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Develop: How Sony Turned Science Into Games With Echochrome

At his Develop conference session, original Echochrome designer Jun Fujiki and SCEJ partner Tatsuya Suzuki explained just how a science-minded PC prototype became a cult-hit PlayStation title, that, the developers revealed, would be making a new 2D

July 31, 2008

5 Min Read

Author: by Simon Parkin, Staff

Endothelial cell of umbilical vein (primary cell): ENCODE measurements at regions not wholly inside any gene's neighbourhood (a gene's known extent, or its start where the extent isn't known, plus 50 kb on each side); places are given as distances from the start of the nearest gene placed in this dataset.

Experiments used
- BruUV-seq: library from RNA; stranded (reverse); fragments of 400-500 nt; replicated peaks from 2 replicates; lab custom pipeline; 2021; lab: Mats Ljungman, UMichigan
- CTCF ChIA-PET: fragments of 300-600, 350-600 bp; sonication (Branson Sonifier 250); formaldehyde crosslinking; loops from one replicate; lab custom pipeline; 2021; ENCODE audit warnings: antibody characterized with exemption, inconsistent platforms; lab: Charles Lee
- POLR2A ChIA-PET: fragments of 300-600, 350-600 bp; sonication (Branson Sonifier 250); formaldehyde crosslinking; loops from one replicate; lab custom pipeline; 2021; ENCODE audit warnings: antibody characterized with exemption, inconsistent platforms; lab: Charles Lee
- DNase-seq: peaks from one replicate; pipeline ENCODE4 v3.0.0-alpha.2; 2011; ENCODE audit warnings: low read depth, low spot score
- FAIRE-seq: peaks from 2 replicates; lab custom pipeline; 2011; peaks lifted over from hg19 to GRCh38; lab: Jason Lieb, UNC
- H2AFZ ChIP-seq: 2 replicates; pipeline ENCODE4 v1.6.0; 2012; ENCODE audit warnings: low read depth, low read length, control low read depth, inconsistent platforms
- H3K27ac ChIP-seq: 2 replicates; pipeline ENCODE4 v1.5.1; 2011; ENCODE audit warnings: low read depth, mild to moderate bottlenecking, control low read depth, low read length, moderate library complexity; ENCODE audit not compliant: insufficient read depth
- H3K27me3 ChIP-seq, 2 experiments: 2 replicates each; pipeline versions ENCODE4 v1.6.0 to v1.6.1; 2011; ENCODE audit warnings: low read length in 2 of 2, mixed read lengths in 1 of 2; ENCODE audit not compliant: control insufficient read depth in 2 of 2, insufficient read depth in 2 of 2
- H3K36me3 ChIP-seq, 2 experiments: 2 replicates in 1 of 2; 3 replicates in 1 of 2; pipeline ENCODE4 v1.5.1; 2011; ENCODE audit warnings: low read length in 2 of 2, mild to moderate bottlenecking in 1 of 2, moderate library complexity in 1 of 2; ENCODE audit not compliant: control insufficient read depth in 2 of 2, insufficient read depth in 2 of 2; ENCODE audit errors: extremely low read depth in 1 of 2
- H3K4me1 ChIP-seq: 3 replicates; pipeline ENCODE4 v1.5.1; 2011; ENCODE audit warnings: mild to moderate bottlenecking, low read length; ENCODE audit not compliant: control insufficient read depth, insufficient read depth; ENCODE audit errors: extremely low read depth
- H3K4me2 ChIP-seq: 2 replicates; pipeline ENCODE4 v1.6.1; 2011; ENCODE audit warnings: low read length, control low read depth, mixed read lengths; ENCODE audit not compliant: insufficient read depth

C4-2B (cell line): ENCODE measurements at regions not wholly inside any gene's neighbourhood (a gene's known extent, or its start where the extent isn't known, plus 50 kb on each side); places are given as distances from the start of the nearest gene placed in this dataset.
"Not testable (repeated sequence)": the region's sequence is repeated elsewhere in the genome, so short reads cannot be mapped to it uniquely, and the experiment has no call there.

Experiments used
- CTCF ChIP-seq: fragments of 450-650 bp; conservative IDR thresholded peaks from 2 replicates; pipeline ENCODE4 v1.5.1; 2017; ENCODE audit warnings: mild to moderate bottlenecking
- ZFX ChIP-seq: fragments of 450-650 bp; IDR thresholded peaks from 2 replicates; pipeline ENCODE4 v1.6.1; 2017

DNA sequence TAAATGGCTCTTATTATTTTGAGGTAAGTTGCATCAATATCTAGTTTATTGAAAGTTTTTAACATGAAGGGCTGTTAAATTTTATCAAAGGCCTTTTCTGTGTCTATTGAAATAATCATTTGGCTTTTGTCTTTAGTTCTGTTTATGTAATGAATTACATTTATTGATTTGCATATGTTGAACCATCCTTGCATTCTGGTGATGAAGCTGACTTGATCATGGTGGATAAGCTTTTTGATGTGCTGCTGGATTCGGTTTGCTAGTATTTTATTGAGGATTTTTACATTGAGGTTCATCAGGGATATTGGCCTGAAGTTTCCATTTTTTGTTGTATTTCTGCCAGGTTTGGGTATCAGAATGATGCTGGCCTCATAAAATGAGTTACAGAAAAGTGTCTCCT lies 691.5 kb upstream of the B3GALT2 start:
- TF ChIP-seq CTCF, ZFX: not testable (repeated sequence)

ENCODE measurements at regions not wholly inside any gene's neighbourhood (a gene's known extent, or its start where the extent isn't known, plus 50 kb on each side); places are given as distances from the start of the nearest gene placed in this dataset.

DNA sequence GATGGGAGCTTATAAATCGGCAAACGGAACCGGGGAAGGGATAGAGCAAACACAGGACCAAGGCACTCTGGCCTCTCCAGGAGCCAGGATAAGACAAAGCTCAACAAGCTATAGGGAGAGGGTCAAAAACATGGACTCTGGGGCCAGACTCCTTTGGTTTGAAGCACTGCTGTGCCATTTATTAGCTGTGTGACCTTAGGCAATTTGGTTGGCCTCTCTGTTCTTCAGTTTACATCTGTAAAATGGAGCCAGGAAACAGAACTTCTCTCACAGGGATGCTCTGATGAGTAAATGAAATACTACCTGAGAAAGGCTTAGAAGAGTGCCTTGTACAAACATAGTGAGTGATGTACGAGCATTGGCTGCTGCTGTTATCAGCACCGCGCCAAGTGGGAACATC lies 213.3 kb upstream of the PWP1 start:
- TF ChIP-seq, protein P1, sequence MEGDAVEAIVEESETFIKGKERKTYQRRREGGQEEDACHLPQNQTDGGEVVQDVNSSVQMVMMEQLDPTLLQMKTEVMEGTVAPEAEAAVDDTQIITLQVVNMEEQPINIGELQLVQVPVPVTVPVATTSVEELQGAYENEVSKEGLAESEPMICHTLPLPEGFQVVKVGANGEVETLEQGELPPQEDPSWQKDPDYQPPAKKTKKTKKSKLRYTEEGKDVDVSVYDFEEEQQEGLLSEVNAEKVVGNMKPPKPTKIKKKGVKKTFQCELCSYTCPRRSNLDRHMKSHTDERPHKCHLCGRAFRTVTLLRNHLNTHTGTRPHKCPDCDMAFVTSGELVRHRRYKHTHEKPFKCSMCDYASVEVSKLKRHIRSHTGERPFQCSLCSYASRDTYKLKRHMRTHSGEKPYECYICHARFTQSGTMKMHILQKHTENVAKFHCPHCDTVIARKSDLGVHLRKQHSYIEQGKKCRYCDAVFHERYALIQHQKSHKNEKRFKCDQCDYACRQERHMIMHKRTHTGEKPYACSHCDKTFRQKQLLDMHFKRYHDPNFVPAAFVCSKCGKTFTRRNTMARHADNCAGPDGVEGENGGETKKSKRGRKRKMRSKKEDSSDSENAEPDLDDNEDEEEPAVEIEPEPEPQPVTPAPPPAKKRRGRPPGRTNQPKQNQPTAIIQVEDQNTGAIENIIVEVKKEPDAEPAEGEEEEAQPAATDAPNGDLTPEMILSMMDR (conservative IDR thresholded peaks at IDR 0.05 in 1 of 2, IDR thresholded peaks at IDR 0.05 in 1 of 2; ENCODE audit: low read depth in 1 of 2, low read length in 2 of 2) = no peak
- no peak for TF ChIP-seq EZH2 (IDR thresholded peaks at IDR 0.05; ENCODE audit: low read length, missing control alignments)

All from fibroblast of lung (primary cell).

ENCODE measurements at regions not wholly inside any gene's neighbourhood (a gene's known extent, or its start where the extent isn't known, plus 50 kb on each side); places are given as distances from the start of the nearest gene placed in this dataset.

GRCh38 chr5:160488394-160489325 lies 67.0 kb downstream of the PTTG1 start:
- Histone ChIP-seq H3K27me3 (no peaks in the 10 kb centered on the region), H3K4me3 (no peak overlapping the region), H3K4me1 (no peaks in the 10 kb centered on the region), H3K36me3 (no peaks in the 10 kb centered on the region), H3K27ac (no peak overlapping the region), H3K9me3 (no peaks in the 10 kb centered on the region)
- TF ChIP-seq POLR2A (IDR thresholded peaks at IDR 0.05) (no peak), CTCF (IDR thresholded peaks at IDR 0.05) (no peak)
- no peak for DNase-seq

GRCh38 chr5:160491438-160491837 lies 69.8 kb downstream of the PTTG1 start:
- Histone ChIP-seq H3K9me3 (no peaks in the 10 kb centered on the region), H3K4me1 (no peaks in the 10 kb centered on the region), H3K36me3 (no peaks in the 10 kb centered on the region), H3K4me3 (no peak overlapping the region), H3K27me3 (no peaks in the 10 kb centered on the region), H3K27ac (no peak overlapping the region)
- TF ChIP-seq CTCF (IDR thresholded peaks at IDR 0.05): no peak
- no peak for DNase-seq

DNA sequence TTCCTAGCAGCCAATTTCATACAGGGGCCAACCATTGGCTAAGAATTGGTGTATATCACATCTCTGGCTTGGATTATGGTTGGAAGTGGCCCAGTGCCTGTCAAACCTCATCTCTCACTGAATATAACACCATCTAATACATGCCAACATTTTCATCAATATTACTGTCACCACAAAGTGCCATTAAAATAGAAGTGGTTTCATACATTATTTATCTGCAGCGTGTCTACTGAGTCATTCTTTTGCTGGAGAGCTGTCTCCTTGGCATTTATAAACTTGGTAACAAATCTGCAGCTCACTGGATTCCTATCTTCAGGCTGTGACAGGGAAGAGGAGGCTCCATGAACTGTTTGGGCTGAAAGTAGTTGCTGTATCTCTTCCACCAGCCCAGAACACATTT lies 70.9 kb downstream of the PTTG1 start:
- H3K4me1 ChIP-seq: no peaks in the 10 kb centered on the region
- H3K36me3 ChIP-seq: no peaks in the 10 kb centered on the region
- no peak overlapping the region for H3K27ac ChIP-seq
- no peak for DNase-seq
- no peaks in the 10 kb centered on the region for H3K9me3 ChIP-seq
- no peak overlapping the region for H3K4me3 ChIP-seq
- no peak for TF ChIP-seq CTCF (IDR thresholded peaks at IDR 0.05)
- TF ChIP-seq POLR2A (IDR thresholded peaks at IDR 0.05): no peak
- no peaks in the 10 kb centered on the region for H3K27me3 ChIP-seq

At his Develop conference session, original Echochrome designer Jun Fujiki and SCEJ partner Tatsuya Suzuki explained just how a science-minded PC prototype became a cult-hit PlayStation title, that, the developers revealed, would be making a new 2D appearance in PlayStation Home. The Beginning To start, the 30 year old Fujiki explained that his actual title -- apart from the game's designer -- is as a member of the Japan Society for the Promotion of Science. Suzuki's roots began at developer Genki, where he worked as a game designer on N64 and Genesis titles before moving on to form own studio making GameBoy titles. After a break from the games industry at Fujitsu working on software for in-car navigation systems, Suziki rejoined the industry at SCE when the PSP was announced. Now a producer, he manages the Game Yarouze! Project and is tasked with finding new talent in game development, adding that Echochrome is one of the successes of this project, and that he is currently hunting for new titles as innovative and unusual as Echochrome. The Discovery Recalled Suzuki, "March 4th, 2007 was how it all started – a day I will never forget. That day I was at the Japan Media Art Plaza, at an event organized by the Japanese government so, of course, just like any other media art festivals the room was filled with interesting and dramatic works." "However," he continued, "there was one instillation that I couldn’t take my eyes off. It was called OLE Coordinate system. It had an ultimately simplistic look to it and I couldn’t take my eyes away." "The basic idea of the application is a space editor," he explained. "You position a character in the environment and the character starts to walk through the corridors. In that demo I saw lots of incredible behaviors and unusual things happening. I was so amazed it was like the earth shaking under my feet. I started to think about how to incorporate the space editor as a mechanism in a game." "Sony has a heritage of creating smaller scale, idea-driven titles, put together by teams: [PlayStation dice puzzler] XI, [PlayStation controllable memory card peripheral] PocketStation pet games, and so on," said Suzuki. "Some of these titles, created with small and young teams sold in excess of a million units in Japan. Behind the success is the way we’ve structured the Yarouze teams working on these titles, mashing up talent from around the company," he explained. Explaining that as a result of Japan's still-segregated society and lifetime employment, new ideas are hard to come by, "when I first say Fujiki-san’s work I was excited to get in touch with him with a view to putting together a diverse team to work his idea into a game." "Judging by the look of Fujiki’s game - black, white and simplistic - I thought maybe he might be a difficult person to work with!" Suzuki joked. "Before the meeting I was wondering how to approach him, what tactics to use to persuade him to let us work together In the end I just went to him honestly, expressed my passion and vision for what this could be and let that speak loudest. This approach worked!" Making A Game... Quickly "The most important thing to work out before making the game was what the players were going to play the concept," said Suzuki. "I decided that the most important thing I wanted users to feel was a sense of wonder and excitement through playing. The first step was to create the space and then to allow the player to twist the perspective and thus create a sense of wonder in the player in how the space changed." "It was a process of elimination to create the framework of the game," he explained. "The core concept is abstract and complex so we wanted to use a simplistic, minimalistic approach both in terms of the visuals and the game systems. That is how we discovered the original format of the game." "After we got the go ahead to create a game based on Fujiki’s application it took only 3 weeks to get everything together for the pre-production and prototype," he said. "We worked so fast because we wanted to show the prototype at SIGGRAPH 2007 and TGS that year." Inspirations "As we started writing the original game design plan I had to keep reminding myself that the aim was always to make the players feel wonder and inspiration," Suzuki continued. "These are two things I think people find in Sudoku and Rubik’s Cube. I wanted to take some of the elements from these games and apply them to ours: the idea that you play the game and the game doesn’t play you, that you can walk away at any time." "We specifically decided to not lock the start menu, and to not add gimmicks to stages to make them ‘gamey,'" he said. "We also decided not to introduce multiple characters and also to get the music to play at random so as not to fix the feelings and impressions of stages. It was a brave decision for myself as a developer to choose not to make a very traditional 'gamey’ structured game. Our motto was: “rules, challenges and nothing else.” The Power Of The People The pair revealed that to date, Echochrome has seen some 2500 stages created and uploaded by users: 1414 in the U.S., 314 in Japan, 258 for UK, Canada 216, and 51 in Germany. 1151 users have contributed to the product so far, 2.1 stages per user as an average, and 85 users have uploaded 5 or more stages. The user generated content for the title, interestingly, isn't provided as rote content packs, but rather is randomly mixed in with the Sony-created puzzles as the user plays. A New Home For Echochrome Finally, Fujiki and Suzuki announced that development of Echochrome would be continuing, though in an atypical way. As Sony's Home project nears release, the two revealed that the 3D space would contain arcade cabinets that would let users play a new 2D version of Echrochrome (pictured).